The definition of deforestation adopted by the European Commission’s proposed regulation is based on the Food and Agriculture Organization’s definition of forests, which excludes other critically threatened eco systems such as savannahs, wetlands, peatlands and other wooded lands.
The European Commission’s proposed regulation for deforestation-free products prohibits the import of agricultural commodities such as soy, beef and palm oil if they were produced on land deforested after 2020. It sends a welcome signal to actors linked to deforestation and, with careful implementation, has the potential to drive up consumer market standards across the world.
This Trase policy brief discusses strategies to implement the regulation so that it succeeds in both “cleaning up” EU supply chains and supporting efforts to drive down commodity driven deforestation.
Currently, the proposed legislation requires regulated businesses to collect plot-level geo-locations (the coordinates of the plots of land where the commodity in question was produced) for all of their imports – regardless of risk level. If their imports come from national, and potentially subnational, regions which are assessed to be “standard” or high risk, then the business must take steps to assess and mitigate the risk that commodities were produced in deforested areas.
The effectiveness of the legislation in achieving its goals can be strengthened by integrating a robust sub-national risk benchmarking system with the highest viable resolution, underpinned by a multi-stakeholder process for development and review, including producer country participation and verification.
To aid implementation of the proposal, introducing robust sub-national risk assessments would inform the operator (traders which are not small and medium-sized enterprises are considered operators) requirements on both information collection and risk assessment in order to achieve compliance and help to conduct targeted checks. In the lowest risk regions, deforestation-free compliance can be demonstrated by tracing supplies to these regions (directly or indirectly via suppliers) and sourcing from these regions while also segregating supplies from higher risk regions. In medium or higher risk regions. More detailed geo-location evidence and stricter segregation would be needed to establish compliance.
Overall, emphasis should be placed on ensuring that the evidence provided encompasses the deforestation risk associated with the operators’ full supply base (the set of plots known to supply that operator). The operators’ supply base, even in low-risk regions, must be identifiable to make periodic validation possible. Given the prevalence of indirect sourcing of many commodities, and the relatively small proportion of total commodities which can be traced back to certified supply bases with third party certification (segregated certification), the proposed regulation will need to foster a step change in how industry currently operates. The EU needs to invest in partnerships with producer countries and regions to equip stakeholders – especially smallholders and enforcement agencies in high-risk regions – to achieve compliance with the law and have access to the information necessary to demonstrate deforestation-free supply.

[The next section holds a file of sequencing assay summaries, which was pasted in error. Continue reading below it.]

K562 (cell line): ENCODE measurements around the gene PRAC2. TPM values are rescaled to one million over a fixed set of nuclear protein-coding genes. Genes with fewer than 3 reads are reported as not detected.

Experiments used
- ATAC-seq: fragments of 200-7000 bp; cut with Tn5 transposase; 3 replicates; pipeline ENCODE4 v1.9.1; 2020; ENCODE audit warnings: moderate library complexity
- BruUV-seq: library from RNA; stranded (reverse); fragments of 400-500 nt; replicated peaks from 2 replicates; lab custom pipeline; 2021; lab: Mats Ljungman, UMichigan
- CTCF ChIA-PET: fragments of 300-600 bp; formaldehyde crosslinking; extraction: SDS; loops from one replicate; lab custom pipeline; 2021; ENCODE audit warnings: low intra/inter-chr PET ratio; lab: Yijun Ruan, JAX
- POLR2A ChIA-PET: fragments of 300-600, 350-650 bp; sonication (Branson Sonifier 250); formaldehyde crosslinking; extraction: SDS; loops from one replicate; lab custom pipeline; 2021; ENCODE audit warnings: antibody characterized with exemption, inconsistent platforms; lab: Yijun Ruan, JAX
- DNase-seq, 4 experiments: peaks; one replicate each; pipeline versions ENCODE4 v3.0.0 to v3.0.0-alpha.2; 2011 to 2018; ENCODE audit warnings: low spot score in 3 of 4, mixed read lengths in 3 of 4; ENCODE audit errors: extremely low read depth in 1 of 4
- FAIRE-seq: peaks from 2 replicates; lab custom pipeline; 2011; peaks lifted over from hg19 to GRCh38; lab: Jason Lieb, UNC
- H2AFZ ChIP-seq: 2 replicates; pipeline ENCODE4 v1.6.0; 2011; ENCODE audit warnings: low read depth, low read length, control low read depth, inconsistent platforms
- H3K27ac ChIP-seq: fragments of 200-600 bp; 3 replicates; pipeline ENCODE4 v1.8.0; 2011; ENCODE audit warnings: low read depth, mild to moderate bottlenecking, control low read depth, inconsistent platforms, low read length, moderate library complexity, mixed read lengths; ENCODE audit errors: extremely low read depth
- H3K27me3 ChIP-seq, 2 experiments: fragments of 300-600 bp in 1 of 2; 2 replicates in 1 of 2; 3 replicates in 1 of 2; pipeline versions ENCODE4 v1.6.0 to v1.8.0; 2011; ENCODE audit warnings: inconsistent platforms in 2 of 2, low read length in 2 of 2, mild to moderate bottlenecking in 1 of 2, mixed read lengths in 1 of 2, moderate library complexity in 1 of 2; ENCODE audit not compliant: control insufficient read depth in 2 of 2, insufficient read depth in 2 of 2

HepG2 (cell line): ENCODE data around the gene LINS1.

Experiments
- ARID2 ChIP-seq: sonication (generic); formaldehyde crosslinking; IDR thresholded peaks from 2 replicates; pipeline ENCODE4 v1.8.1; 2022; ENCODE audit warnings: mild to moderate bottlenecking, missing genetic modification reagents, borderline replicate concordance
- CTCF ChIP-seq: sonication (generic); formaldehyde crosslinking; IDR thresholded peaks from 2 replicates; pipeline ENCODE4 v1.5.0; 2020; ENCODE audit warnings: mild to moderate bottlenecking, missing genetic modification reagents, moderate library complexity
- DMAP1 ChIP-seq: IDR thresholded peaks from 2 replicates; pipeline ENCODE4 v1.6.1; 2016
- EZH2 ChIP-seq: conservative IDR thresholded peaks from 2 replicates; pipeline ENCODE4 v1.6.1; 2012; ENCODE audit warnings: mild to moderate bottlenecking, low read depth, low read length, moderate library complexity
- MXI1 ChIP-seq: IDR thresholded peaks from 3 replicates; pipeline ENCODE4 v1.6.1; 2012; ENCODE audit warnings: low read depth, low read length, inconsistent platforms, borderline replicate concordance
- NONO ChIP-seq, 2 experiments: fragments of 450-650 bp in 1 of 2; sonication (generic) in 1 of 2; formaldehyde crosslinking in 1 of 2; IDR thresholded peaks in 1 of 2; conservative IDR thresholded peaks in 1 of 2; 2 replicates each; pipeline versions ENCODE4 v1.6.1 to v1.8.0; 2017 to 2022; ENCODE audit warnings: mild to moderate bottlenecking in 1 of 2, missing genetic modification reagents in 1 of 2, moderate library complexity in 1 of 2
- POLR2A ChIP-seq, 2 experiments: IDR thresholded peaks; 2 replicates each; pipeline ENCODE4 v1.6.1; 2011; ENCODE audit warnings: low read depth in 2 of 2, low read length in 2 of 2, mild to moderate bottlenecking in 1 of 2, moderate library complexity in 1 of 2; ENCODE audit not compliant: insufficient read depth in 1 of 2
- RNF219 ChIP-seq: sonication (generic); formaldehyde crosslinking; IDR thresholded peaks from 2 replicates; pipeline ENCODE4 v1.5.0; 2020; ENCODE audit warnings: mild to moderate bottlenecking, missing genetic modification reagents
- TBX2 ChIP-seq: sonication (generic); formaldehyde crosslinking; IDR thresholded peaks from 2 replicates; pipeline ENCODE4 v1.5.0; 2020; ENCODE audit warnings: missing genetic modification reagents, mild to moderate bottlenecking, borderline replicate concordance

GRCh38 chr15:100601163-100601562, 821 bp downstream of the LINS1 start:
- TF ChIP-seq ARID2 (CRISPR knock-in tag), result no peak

To date, the focus has almost exclusively been on individual supply chains and its notion of deforestation-free supply. To be successful in driving down deforestation, there is an urgent need to move away from this and towards providing incentives for individual operators to become deforestation suppliers. Commodity buyers can then triage their risk exposure both vertically, based on who they are sourcing from within the supply chain, and horizontally across different regions, based on a sub-national benchmarking system.
As far as possible, information on the implementation and enforcement of the regulation should sit in the public domain in order to facilitate dialogue, independent scrutiny and the exchange of best practice across stakeholder groups.